The purse and bag (as well as the mention of sandals) have clear correlates in Matthew 10. So it's clear that Jesus' advice at Matthew 10 is being modified with Luke 22. So it is not clear whether an argument about how the disciples ought to respond based on Matthew 10 is still applicable by Luke 22.

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    Wish I could give bonus points for drawing the connection from "buy a sword" to Peter using the sword on Jesu's capturers. My personal interpretation is "buy a sword" statement was entirely to setup and demonstrate to the world, 'I go willingly and by my own free will to my crucifixion.'
    – nickalh
    Oct 5, 2021 at 19:09
  • @nickalh - bounties are precisely for that :-) Oct 6, 2021 at 17:44
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Pretty much nothing.

Normally on this site we don't make definitive pronouncements, but in this case...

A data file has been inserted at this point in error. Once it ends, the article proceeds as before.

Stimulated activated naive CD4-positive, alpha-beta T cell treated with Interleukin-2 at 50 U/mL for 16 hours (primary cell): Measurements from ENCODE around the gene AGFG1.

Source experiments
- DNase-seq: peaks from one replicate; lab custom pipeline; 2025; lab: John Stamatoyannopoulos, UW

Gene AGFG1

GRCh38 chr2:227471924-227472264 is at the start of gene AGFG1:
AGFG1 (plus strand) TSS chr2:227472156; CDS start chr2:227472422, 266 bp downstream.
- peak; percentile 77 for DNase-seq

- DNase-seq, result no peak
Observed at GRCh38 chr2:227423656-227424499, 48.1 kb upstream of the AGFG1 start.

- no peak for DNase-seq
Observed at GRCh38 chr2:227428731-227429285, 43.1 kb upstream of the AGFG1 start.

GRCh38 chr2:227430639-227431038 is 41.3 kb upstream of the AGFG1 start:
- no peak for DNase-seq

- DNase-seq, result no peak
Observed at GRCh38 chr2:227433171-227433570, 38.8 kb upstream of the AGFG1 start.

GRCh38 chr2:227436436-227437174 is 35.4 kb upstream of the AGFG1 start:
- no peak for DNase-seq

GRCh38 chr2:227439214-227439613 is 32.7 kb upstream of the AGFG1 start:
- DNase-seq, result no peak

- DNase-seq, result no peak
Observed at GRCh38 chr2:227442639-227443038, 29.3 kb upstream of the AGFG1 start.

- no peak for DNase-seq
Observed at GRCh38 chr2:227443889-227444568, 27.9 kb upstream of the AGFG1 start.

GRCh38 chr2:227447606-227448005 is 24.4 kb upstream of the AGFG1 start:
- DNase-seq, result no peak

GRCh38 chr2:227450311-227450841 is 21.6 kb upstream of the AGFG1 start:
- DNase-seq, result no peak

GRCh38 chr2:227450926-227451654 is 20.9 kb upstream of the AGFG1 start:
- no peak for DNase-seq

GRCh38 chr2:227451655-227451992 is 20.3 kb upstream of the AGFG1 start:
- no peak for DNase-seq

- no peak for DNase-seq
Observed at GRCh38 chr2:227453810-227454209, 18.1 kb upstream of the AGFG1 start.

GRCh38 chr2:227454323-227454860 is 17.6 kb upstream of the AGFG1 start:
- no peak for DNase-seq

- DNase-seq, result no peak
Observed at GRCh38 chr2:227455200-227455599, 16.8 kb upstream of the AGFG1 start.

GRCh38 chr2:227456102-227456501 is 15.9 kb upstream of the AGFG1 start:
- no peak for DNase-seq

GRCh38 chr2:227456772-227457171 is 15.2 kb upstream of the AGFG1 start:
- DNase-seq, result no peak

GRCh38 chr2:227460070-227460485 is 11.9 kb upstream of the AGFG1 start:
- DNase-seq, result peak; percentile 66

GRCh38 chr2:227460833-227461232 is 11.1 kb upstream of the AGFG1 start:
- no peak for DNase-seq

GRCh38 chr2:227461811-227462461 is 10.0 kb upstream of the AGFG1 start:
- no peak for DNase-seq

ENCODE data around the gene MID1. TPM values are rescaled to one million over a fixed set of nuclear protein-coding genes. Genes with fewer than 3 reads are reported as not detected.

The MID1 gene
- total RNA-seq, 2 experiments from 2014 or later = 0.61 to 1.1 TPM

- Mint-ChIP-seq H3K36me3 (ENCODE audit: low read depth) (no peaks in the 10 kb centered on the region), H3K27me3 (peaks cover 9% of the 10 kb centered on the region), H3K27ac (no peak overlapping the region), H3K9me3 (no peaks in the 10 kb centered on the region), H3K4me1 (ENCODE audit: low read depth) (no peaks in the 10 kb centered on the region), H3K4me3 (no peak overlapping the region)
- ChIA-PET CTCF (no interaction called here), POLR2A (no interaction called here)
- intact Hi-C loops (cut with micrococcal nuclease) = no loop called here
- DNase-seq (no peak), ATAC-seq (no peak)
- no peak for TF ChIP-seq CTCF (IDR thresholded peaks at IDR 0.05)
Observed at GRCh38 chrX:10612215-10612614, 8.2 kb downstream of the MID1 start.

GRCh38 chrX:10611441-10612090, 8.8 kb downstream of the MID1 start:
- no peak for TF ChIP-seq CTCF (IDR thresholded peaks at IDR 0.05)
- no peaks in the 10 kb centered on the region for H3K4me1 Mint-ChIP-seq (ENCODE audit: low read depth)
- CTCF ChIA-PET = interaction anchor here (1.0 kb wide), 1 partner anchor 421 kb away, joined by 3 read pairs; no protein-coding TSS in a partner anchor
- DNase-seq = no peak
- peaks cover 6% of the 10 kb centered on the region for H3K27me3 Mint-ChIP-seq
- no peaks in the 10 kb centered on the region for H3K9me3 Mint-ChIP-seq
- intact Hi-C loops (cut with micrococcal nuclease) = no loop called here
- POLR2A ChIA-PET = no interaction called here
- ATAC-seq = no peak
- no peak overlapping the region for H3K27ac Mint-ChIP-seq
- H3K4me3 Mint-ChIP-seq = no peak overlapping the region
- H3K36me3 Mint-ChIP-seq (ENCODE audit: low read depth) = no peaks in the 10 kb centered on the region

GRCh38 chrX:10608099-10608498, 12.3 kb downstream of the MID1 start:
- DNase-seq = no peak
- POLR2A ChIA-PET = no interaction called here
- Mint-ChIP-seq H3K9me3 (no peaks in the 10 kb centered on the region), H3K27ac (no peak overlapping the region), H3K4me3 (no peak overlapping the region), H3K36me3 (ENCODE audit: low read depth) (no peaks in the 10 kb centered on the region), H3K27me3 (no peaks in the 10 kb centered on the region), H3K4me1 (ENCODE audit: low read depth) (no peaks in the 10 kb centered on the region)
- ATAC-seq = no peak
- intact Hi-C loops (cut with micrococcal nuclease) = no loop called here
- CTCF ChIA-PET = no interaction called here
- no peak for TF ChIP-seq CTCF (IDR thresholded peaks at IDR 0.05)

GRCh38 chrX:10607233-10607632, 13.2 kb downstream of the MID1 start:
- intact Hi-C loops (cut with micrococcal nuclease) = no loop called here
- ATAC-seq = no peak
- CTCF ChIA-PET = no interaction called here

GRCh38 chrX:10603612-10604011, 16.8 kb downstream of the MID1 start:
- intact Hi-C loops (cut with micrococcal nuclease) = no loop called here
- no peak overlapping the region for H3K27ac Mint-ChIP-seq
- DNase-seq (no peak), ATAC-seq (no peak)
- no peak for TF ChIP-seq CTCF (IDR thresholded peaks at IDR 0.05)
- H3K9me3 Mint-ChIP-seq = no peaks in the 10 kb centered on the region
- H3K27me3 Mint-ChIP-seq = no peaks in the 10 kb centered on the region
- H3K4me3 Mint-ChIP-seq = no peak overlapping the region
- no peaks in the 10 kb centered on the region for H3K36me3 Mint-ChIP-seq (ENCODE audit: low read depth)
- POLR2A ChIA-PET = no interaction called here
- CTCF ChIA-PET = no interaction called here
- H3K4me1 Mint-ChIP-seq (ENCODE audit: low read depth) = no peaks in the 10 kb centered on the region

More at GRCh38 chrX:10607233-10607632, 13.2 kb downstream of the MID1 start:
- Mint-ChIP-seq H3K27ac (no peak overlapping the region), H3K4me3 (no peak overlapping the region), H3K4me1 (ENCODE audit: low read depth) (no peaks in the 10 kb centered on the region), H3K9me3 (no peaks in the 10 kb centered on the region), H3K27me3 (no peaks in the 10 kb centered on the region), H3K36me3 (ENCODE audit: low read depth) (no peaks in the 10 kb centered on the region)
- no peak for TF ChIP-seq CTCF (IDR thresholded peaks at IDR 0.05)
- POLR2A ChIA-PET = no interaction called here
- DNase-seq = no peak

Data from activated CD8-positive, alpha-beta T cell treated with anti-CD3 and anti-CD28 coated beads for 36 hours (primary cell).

The exact passage where Jesus sends out his disciples says exactly the opposite:

“I am sending you out like sheep among wolves. Therefore be as shrewd as snakes and as innocent as doves. Be on your guard; you will be handed over to the local councils and be flogged in the synagogues. On my account you will be brought before governors and kings as witnesses to them and to the Gentiles. 19 But when they arrest you, do not worry about what to say or how to say it. At that time you will be given what to say, for it will not be you speaking, but the Spirit of your Father speaking through you. (Matthew 10:16-20)

Sheep are not armed in order to protect themselves against wolves. The only defence Jesus calls for is "shrewdness and innocence". Jesus does not say "When they try to arrest you, resist violently" he says "When they arrest you, you will be handed over...". It is expected that his followers will be arrested, not that they will defend themselves to avoid arrest.

Luke 22:35,36 is sometimes used to justify use of weapons by Christians, but has serious issues. It is far from clear that Jesus literally meant "everybody should have a sword". Phrases like that were often used to indicate a time of coming trouble. If he really did mean that everybody had should have a sword, then his immediately following statement that "two swords is enough" makes little sense. There were of course many more than two disciples.